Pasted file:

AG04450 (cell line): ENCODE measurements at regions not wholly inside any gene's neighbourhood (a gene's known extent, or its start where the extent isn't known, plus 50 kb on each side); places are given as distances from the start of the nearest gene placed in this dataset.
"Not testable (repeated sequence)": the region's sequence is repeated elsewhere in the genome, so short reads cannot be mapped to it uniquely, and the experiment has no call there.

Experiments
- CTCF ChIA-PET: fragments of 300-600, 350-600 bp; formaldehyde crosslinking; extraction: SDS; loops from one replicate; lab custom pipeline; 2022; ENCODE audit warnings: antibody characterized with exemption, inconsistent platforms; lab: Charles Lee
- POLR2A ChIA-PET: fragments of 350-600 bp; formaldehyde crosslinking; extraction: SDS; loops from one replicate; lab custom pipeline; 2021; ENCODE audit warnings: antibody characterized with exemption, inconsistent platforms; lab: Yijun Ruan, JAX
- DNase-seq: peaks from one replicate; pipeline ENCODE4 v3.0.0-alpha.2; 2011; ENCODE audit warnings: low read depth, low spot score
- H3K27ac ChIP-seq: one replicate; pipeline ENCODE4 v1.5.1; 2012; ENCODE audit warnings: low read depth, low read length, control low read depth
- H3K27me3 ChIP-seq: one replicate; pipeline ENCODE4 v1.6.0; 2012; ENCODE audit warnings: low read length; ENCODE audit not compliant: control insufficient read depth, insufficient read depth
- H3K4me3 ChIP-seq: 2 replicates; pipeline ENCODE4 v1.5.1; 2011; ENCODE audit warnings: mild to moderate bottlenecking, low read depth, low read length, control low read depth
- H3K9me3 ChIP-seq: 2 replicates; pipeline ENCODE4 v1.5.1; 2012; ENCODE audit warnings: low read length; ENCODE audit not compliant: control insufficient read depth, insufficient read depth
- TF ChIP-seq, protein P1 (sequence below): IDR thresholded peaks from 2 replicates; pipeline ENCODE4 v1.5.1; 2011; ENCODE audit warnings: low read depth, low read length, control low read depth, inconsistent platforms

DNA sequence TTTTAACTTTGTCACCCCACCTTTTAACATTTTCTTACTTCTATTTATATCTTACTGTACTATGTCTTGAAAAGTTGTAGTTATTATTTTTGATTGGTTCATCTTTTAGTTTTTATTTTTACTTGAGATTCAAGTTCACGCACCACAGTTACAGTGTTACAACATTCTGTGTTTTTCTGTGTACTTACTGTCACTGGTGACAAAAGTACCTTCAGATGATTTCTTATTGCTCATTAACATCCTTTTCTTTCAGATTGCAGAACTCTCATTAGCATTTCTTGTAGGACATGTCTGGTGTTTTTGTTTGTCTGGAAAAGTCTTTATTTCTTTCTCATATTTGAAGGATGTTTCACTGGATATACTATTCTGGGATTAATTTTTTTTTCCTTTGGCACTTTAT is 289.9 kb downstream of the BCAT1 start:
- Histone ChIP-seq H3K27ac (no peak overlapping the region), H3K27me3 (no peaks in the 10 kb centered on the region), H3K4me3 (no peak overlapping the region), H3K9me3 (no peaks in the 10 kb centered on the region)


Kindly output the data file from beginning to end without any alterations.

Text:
AG04450 (cell line): ENCODE measurements at regions not wholly inside any gene's neighbourhood (a gene's known extent, or its start where the extent isn't known, plus 50 kb on each side); places are given as distances from the start of the nearest gene placed in this dataset.
"Not testable (repeated sequence)": the region's sequence is repeated elsewhere in the genome, so short reads cannot be mapped to it uniquely, and the experiment has no call there.

Experiments
- CTCF ChIA-PET: fragments of 300-600, 350-600 bp; formaldehyde crosslinking; extraction: SDS; loops from one replicate; lab custom pipeline; 2022; ENCODE audit warnings: antibody characterized with exemption, inconsistent platforms; lab: Charles Lee
- POLR2A ChIA-PET: fragments of 350-600 bp; formaldehyde crosslinking; extraction: SDS; loops from one replicate; lab custom pipeline; 2021; ENCODE audit warnings: antibody characterized with exemption, inconsistent platforms; lab: Yijun Ruan, JAX
- DNase-seq: peaks from one replicate; pipeline ENCODE4 v3.0.0-alpha.2; 2011; ENCODE audit warnings: low read depth, low spot score
- H3K27ac ChIP-seq: one replicate; pipeline ENCODE4 v1.5.1; 2012; ENCODE audit warnings: low read depth, low read length, control low read depth
- H3K27me3 ChIP-seq: one replicate; pipeline ENCODE4 v1.6.0; 2012; ENCODE audit warnings: low read length; ENCODE audit not compliant: control insufficient read depth, insufficient read depth
- H3K4me3 ChIP-seq: 2 replicates; pipeline ENCODE4 v1.5.1; 2011; ENCODE audit warnings: mild to moderate bottlenecking, low read depth, low read length, control low read depth
- H3K9me3 ChIP-seq: 2 replicates; pipeline ENCODE4 v1.5.1; 2012; ENCODE audit warnings: low read length; ENCODE audit not compliant: control insufficient read depth, insufficient read depth
- TF ChIP-seq, protein P1 (sequence below): IDR thresholded peaks from 2 replicates; pipeline ENCODE4 v1.5.1; 2011; ENCODE audit warnings: low read depth, low read length, control low read depth, inconsistent platforms

DNA sequence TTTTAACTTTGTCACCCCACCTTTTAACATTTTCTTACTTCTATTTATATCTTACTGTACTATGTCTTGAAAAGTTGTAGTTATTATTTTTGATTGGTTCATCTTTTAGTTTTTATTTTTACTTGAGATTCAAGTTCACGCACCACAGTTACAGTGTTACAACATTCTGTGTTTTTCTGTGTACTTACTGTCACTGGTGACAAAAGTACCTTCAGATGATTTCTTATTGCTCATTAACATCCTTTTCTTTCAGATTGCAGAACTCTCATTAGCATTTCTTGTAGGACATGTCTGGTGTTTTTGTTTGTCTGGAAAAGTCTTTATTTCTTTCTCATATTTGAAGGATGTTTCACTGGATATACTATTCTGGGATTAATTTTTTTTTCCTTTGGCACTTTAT is 289.9 kb downstream of the BCAT1 start:
- Histone ChIP-seq H3K27ac (no peak overlapping the region), H3K27me3 (no peaks in the 10 kb centered on the region), H3K4me3 (no peak overlapping the region), H3K9me3 (no peaks in the 10 kb centered on the region)